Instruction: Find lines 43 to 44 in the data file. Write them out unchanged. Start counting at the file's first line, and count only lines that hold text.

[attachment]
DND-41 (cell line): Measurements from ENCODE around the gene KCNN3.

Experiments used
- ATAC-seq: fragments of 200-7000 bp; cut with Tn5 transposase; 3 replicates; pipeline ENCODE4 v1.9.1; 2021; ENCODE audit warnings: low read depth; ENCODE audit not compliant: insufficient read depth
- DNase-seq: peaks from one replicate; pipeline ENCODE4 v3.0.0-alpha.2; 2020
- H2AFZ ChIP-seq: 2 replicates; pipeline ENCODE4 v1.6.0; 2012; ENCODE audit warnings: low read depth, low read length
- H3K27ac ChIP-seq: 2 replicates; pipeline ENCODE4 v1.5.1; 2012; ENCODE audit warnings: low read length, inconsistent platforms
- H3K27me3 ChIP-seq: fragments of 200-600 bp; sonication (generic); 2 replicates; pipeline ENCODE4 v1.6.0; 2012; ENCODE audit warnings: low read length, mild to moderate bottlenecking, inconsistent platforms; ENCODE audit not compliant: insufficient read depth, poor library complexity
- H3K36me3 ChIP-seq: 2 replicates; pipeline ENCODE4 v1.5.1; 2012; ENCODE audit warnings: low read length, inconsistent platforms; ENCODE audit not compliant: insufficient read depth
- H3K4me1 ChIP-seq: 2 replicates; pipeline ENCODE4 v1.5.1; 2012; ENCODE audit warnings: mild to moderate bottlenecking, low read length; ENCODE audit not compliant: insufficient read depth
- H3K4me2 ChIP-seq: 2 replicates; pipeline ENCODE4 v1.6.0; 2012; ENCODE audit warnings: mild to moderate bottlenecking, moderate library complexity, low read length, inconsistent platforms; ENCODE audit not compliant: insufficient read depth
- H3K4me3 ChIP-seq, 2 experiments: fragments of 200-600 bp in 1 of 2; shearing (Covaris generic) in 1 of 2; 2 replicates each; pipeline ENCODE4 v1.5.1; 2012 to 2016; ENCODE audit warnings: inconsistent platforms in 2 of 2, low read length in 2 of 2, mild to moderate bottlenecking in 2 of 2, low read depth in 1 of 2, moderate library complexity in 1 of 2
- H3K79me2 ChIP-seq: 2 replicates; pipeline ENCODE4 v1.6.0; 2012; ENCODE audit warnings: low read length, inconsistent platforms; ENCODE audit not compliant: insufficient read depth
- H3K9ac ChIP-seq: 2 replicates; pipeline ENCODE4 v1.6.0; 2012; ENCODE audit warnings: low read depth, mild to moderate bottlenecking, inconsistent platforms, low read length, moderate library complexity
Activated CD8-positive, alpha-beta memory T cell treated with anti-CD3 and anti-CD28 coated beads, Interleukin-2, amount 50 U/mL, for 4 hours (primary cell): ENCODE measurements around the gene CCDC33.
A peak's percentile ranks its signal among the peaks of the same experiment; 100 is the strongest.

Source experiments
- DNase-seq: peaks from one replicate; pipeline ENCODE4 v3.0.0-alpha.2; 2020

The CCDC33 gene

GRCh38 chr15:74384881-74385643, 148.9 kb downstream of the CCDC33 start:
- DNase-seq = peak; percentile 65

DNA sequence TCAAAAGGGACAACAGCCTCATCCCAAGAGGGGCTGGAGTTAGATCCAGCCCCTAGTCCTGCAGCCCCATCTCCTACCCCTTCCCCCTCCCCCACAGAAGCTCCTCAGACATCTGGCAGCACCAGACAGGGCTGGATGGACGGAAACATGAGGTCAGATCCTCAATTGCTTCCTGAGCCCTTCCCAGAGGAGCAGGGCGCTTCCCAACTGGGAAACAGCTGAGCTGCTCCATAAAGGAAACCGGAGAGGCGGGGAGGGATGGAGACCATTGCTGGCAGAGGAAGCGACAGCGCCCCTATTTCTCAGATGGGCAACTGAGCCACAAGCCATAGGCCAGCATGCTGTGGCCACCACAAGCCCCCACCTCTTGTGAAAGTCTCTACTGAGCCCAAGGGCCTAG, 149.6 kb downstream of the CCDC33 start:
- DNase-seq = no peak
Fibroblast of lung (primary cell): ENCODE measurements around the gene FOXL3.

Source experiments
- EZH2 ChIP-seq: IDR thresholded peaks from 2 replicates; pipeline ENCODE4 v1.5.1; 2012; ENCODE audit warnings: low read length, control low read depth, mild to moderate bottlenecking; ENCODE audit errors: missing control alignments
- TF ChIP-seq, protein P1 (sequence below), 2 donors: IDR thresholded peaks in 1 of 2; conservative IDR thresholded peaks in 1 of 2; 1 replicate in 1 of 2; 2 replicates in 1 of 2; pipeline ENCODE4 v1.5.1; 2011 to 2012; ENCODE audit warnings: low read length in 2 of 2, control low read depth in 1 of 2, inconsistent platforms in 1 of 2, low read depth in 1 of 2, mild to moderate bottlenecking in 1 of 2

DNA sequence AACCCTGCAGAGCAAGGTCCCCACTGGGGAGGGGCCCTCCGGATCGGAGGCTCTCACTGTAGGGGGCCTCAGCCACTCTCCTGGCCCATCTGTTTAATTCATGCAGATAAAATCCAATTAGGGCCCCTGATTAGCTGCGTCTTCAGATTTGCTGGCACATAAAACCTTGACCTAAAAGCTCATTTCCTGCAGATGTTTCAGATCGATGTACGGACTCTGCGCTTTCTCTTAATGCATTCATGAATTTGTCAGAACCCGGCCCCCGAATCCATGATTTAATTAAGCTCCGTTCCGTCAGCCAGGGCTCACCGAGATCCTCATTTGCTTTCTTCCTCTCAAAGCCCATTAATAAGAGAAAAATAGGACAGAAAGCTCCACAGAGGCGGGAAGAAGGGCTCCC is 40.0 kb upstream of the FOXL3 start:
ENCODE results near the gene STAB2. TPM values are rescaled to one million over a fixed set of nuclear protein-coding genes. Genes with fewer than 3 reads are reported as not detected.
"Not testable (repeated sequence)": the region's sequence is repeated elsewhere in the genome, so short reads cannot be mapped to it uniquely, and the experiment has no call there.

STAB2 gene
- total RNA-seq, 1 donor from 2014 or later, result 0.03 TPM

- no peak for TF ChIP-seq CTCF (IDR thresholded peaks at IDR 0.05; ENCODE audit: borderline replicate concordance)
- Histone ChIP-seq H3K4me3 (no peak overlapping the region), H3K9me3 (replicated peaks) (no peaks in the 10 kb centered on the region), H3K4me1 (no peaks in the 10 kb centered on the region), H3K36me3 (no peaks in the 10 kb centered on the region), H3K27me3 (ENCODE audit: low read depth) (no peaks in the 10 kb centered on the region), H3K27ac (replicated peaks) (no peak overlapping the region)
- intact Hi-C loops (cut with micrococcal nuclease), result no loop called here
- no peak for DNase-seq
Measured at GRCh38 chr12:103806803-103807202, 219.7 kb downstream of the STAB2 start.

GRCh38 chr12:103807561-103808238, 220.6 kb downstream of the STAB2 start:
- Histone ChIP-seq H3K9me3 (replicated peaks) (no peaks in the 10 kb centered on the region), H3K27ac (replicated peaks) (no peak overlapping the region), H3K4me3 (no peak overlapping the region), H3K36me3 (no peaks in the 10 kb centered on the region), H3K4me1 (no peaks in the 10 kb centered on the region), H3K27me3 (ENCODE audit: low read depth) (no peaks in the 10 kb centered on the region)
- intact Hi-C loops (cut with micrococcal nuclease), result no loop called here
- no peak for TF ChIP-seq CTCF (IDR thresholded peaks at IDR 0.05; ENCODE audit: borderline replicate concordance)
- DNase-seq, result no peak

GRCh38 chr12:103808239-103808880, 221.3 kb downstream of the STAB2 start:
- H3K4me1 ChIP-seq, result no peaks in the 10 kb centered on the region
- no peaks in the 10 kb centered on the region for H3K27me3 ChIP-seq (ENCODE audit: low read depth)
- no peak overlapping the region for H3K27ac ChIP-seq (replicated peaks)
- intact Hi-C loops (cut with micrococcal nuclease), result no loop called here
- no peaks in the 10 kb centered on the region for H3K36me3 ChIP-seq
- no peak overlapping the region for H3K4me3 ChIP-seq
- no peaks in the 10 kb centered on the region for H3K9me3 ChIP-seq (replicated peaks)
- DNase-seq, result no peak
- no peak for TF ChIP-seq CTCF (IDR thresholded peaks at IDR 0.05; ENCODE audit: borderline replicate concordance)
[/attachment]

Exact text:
- H3K4me1 ChIP-seq, result no peaks in the 10 kb centered on the region
- no peaks in the 10 kb centered on the region for H3K27me3 ChIP-seq (ENCODE audit: low read depth)